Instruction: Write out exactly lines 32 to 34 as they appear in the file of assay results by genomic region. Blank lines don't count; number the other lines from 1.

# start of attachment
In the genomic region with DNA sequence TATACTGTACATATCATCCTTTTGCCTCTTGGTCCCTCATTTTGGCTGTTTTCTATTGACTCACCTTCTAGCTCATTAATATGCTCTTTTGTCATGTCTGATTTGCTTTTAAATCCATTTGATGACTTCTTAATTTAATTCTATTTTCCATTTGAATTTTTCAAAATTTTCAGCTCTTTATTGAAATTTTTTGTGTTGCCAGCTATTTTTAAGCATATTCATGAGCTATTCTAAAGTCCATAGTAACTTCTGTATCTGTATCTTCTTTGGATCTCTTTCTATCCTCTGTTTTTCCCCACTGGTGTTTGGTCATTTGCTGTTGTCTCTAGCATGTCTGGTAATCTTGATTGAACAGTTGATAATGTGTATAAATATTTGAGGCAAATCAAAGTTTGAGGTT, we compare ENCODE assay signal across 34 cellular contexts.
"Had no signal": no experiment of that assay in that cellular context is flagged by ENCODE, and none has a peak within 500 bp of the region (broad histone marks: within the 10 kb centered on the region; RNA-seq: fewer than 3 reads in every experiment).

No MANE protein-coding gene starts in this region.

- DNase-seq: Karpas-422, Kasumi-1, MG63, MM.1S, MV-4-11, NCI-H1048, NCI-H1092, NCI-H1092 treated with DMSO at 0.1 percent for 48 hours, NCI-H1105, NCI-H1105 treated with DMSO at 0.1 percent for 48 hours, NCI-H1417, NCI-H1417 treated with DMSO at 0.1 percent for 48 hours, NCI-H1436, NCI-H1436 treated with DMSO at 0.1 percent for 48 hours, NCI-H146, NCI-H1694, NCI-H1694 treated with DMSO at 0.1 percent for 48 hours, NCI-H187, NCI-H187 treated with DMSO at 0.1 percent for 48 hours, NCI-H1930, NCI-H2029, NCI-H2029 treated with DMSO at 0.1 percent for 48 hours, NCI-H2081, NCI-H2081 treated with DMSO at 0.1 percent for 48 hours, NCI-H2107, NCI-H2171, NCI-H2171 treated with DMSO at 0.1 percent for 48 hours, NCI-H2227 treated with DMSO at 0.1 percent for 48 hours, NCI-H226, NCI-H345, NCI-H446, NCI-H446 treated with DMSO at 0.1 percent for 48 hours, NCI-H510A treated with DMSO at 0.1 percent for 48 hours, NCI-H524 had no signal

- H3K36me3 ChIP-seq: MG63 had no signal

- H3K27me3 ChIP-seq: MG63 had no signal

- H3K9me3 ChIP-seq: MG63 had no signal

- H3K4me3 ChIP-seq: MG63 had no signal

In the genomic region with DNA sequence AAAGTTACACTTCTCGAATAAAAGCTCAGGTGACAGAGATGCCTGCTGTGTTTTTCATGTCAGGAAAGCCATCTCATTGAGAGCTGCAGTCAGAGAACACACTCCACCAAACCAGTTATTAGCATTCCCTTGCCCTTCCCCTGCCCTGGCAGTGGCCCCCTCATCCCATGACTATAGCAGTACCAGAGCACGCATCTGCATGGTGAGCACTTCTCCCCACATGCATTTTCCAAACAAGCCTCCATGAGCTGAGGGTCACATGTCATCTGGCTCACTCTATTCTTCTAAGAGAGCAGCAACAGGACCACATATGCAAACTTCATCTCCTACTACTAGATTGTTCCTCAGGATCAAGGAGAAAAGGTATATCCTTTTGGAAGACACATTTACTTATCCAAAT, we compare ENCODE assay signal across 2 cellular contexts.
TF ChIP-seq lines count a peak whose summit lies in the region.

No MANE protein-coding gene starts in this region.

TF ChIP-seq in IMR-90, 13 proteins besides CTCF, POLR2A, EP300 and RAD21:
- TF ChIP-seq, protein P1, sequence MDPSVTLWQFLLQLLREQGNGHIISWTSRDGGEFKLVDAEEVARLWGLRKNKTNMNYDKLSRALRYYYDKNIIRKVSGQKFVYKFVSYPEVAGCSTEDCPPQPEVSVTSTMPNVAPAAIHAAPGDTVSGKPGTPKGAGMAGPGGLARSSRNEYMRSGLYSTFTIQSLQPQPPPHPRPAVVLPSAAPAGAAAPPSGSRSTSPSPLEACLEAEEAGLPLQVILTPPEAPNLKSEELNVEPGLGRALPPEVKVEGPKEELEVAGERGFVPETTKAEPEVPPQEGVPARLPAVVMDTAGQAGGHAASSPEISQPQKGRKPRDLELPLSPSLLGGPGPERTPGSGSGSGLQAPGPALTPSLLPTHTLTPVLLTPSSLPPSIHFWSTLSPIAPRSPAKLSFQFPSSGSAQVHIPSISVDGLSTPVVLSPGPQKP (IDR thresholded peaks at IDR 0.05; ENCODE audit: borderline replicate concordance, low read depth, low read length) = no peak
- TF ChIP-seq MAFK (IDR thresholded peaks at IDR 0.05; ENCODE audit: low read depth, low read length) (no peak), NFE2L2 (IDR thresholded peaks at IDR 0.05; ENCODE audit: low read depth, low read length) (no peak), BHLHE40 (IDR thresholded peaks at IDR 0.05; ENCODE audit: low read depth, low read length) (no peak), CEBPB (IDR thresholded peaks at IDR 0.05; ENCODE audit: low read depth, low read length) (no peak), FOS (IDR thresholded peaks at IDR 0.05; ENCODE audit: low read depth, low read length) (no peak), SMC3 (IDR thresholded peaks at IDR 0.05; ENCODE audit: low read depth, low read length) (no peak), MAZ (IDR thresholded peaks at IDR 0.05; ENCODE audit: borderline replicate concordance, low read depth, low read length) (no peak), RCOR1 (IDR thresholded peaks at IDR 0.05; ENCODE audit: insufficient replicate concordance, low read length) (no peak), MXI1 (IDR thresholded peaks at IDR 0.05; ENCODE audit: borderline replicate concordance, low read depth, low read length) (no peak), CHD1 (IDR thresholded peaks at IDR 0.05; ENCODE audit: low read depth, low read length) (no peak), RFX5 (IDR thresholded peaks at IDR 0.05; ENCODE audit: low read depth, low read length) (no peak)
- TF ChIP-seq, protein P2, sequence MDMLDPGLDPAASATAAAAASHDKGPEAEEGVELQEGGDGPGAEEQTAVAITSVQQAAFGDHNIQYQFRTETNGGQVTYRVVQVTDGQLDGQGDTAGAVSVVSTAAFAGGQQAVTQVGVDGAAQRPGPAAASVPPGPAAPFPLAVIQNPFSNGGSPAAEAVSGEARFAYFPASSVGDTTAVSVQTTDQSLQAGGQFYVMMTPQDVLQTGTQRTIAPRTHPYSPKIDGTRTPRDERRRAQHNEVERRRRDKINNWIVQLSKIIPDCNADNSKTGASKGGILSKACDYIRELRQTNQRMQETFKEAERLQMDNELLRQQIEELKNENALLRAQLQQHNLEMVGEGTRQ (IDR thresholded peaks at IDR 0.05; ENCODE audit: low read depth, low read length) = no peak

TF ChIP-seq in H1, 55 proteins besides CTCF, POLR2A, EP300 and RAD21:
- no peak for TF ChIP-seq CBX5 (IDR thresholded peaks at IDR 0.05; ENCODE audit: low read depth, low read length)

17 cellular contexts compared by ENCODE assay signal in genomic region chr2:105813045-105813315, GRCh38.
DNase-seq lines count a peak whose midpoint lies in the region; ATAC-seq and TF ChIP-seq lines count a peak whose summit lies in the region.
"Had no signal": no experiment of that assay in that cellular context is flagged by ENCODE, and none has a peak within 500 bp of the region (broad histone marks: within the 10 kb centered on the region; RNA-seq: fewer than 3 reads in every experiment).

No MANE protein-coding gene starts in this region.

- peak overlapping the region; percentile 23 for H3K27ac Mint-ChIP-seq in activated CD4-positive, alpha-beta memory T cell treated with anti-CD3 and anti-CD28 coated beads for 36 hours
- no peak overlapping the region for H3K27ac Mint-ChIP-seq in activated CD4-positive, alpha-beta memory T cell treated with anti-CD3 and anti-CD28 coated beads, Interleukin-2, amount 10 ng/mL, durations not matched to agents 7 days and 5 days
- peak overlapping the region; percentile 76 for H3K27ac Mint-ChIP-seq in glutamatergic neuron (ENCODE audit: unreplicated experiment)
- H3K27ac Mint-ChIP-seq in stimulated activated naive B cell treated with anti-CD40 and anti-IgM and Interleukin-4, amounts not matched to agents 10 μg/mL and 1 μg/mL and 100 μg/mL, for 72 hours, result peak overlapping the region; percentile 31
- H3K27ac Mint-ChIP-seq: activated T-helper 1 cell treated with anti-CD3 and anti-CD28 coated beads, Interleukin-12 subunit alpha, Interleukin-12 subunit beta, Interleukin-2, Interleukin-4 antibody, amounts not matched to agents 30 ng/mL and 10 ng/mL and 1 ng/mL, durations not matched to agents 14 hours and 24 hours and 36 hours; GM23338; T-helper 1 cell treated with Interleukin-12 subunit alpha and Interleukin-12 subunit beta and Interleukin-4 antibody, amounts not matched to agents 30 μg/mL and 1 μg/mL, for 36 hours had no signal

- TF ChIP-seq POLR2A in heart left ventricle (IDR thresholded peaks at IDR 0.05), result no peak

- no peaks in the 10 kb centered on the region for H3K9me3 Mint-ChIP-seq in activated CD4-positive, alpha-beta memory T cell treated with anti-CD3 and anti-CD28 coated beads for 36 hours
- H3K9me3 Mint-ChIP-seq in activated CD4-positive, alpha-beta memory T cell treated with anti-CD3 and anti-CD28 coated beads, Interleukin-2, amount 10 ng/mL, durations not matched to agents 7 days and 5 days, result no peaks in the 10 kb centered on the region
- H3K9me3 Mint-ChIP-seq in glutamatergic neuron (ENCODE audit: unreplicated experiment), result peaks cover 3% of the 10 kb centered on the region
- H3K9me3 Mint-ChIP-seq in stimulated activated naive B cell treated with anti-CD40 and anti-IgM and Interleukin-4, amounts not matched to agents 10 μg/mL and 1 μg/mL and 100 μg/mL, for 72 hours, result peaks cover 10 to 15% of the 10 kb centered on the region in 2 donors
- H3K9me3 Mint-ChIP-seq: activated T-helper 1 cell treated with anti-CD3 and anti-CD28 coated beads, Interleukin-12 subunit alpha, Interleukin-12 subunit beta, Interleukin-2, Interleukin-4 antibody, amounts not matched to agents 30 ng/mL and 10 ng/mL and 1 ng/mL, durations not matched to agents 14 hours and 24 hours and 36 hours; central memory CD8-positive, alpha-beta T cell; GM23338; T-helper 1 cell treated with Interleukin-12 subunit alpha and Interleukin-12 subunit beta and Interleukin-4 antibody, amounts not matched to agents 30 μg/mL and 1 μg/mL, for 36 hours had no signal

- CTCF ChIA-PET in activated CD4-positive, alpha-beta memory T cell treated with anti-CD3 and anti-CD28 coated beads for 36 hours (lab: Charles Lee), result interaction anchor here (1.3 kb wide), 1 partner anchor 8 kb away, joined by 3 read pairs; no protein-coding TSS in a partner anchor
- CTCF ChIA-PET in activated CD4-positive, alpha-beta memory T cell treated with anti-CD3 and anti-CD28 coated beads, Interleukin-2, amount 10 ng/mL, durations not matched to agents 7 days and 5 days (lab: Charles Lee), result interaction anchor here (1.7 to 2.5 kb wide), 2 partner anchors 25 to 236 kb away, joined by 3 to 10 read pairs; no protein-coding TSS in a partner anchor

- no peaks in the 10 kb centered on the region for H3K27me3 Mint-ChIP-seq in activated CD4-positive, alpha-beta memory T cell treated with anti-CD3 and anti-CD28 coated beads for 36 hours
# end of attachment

- H3K9me3 Mint-ChIP-seq: activated T-helper 1 cell treated with anti-CD3 and anti-CD28 coated beads, Interleukin-12 subunit alpha, Interleukin-12 subunit beta, Interleukin-2, Interleukin-4 antibody, amounts not matched to agents 30 ng/mL and 10 ng/mL and 1 ng/mL, durations not matched to agents 14 hours and 24 hours and 36 hours; central memory CD8-positive, alpha-beta T cell; GM23338; T-helper 1 cell treated with Interleukin-12 subunit alpha and Interleukin-12 subunit beta and Interleukin-4 antibody, amounts not matched to agents 30 μg/mL and 1 μg/mL, for 36 hours had no signal

- CTCF ChIA-PET in activated CD4-positive, alpha-beta memory T cell treated with anti-CD3 and anti-CD28 coated beads for 36 hours (lab: Charles Lee), result interaction anchor here (1.3 kb wide), 1 partner anchor 8 kb away, joined by 3 read pairs; no protein-coding TSS in a partner anchor
- CTCF ChIA-PET in activated CD4-positive, alpha-beta memory T cell treated with anti-CD3 and anti-CD28 coated beads, Interleukin-2, amount 10 ng/mL, durations not matched to agents 7 days and 5 days (lab: Charles Lee), result interaction anchor here (1.7 to 2.5 kb wide), 2 partner anchors 25 to 236 kb away, joined by 3 to 10 read pairs; no protein-coding TSS in a partner anchor